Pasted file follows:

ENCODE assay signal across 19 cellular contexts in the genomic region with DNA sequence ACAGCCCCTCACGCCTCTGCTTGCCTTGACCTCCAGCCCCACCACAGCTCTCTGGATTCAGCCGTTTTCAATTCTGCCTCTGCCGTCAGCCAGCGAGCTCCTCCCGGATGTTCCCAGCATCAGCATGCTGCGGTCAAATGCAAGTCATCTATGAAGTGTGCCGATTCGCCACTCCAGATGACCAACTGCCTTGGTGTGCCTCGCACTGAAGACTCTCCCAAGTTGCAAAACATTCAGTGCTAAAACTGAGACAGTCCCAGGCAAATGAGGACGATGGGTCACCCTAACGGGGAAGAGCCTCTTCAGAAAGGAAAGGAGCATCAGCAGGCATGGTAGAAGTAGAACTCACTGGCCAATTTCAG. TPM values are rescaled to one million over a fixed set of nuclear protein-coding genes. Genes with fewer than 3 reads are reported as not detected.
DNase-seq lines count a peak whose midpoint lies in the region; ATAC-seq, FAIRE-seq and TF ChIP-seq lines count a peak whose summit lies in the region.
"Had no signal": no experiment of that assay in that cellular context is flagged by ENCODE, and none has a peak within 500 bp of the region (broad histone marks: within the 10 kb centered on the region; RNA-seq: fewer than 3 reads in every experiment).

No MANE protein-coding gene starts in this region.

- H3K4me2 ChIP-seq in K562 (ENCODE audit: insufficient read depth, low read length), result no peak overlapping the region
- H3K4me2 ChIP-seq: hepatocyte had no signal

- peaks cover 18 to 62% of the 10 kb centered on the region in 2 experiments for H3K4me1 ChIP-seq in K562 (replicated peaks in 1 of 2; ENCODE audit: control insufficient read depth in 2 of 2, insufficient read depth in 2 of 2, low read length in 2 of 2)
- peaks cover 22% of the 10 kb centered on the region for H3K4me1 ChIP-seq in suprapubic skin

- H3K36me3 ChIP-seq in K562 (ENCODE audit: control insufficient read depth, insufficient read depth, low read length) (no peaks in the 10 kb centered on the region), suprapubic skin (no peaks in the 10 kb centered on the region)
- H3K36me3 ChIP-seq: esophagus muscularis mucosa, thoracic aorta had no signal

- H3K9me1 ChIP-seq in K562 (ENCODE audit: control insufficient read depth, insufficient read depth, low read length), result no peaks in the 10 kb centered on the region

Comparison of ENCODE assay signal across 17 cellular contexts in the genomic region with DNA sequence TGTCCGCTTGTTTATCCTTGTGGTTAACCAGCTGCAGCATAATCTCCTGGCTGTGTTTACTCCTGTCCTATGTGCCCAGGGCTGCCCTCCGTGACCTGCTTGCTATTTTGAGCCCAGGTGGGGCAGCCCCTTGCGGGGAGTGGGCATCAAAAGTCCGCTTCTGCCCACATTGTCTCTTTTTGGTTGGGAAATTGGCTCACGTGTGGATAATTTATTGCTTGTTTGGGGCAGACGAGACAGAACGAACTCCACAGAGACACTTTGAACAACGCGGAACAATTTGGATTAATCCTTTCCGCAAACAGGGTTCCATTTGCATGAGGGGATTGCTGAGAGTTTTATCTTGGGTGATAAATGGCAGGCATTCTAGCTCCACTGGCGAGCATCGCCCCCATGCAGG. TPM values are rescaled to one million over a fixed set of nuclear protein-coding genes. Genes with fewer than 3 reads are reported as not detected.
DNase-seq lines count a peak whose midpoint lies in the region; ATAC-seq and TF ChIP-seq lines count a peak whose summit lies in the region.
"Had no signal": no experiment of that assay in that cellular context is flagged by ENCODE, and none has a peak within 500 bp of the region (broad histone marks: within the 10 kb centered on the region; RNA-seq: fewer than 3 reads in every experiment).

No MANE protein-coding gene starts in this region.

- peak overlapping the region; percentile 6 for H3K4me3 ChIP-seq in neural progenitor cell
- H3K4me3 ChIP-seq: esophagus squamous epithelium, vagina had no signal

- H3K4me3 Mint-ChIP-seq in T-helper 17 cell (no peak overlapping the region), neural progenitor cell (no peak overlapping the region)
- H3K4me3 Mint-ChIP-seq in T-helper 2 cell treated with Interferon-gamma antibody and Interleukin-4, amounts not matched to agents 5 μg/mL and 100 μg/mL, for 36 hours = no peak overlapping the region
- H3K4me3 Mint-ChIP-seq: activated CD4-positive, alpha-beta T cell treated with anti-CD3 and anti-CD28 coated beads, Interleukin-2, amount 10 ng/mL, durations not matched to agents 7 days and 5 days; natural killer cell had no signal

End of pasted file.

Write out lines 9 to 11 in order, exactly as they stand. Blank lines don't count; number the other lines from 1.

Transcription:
- H3K36me3 ChIP-seq in K562 (ENCODE audit: control insufficient read depth, insufficient read depth, low read length) (no peaks in the 10 kb centered on the region), suprapubic skin (no peaks in the 10 kb centered on the region)
- H3K36me3 ChIP-seq: esophagus muscularis mucosa, thoracic aorta had no signal

- H3K9me1 ChIP-seq in K562 (ENCODE audit: control insufficient read depth, insufficient read depth, low read length), result no peaks in the 10 kb centered on the region